There I was, wandering through the produce section of a little specialty grocery store, when I suddenly hear a shout.
“Honey! Do you want these?”
My husband had found a cart containing bushel baskets of canning tomatoes. He knows I love to make red sauce from scratch and use my own tomatoes in chili and spaghetti, so he started picking through the bushels to check for quality.
Next thing I know, I’m on my deck with a bushel of tomatoes, a propane boiler thingy set up, and huge pots. I don’t even know how it happened, but I’m so grateful it did.
Mr. Alexander occasionally brews his own beer, so he has an entire set up with a propane boiler thingy, a pot I’m pretty sure is big enough I can sit in it, and a “system”.
He suggested I stew the tomatoes outdoors this year so that when I was done, we could simply run the hose on the deck and patio table to wash them off.
Typically, I just make a mess in the kitchen. 🙂
Mr. Alexander set up his propane thingy (this isn’t his, but it’s similar) and pulled out the beer-making pot for an ice bath. I grabbed a large stock pot for the actual stewing.
On another note, we’ve used this pot and burner to make a Low Country Boil with shrimp, potatoes and corn. More on that someday!
Mr. Alexander was a doll and filled the pots for me. They’re rather heavy with the water in, of course, and my arm muscles are… not there. Then we fueled up the propane burner, brought the water to a boil, and in went the tomatoes.
I’ve already blogged on how to stew tomatoes, so I won’t wax nostalgic. Suffice it to say I boil the heck out of them to make sure they are fully cooked.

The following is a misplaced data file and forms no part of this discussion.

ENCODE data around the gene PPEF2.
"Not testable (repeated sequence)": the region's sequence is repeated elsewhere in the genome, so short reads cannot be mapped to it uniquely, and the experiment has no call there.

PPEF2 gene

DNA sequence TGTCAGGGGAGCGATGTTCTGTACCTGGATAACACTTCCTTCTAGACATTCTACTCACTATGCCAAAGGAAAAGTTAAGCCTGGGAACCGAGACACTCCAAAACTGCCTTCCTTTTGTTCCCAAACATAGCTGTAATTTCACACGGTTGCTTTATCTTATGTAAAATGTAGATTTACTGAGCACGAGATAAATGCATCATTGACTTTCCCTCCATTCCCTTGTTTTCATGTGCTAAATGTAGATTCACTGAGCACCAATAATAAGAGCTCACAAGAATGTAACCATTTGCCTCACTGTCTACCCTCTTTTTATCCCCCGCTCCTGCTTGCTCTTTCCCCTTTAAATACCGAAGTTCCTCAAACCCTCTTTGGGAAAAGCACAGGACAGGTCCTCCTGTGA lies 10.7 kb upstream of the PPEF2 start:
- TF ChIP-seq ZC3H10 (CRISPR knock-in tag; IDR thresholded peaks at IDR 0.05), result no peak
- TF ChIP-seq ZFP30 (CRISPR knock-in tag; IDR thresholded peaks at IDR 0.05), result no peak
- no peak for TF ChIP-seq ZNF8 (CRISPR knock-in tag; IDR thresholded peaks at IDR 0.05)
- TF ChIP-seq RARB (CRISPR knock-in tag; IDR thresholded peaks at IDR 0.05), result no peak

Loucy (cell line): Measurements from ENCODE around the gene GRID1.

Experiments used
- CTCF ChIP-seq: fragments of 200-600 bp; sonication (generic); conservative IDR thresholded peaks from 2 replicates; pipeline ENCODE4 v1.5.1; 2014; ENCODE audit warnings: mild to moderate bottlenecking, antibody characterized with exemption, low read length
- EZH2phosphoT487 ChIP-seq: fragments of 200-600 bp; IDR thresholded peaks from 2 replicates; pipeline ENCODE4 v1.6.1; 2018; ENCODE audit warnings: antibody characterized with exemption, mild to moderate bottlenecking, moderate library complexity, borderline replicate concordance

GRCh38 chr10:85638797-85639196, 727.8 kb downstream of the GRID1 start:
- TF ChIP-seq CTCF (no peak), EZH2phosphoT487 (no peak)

After that, into the ice bath. Usually the ice bath is when you are just trying to get the tomato skins off rather than cook or stew them. I use the ice bath so the dang tomatoes are cool enough to chop. Those suckers are hot!
The skin does peel off nicely during the boil and ice bath, so if you are just trying to get tomato skins off, about 30 seconds in the boiling water will do. Once the skin starts to split it’s good to go.
When the tomatoes are cooled a bit, I pull them out and chop/puree/disintegrate the meaty areas into small pieces and discard as much of the seeds as possible. However, I save whatever juice leaks out onto the cutting board. I like to add that to the stewed tomatoes. As much as I don’t like the seeds, I do want to maintain as much tomato-y goodness as possible.
And, voila. Skins and seeds go in one bowl, chopped and stewed tomatoes in the other. Let them cool and portion out into freezer bags.
It took me about an hour for this bushel, and it was sweaty, hot work for a summer afternoon, but I know from experience that when I pull those stewed tomatoes out in January and make red sauce from scratch, I will be one happy girl.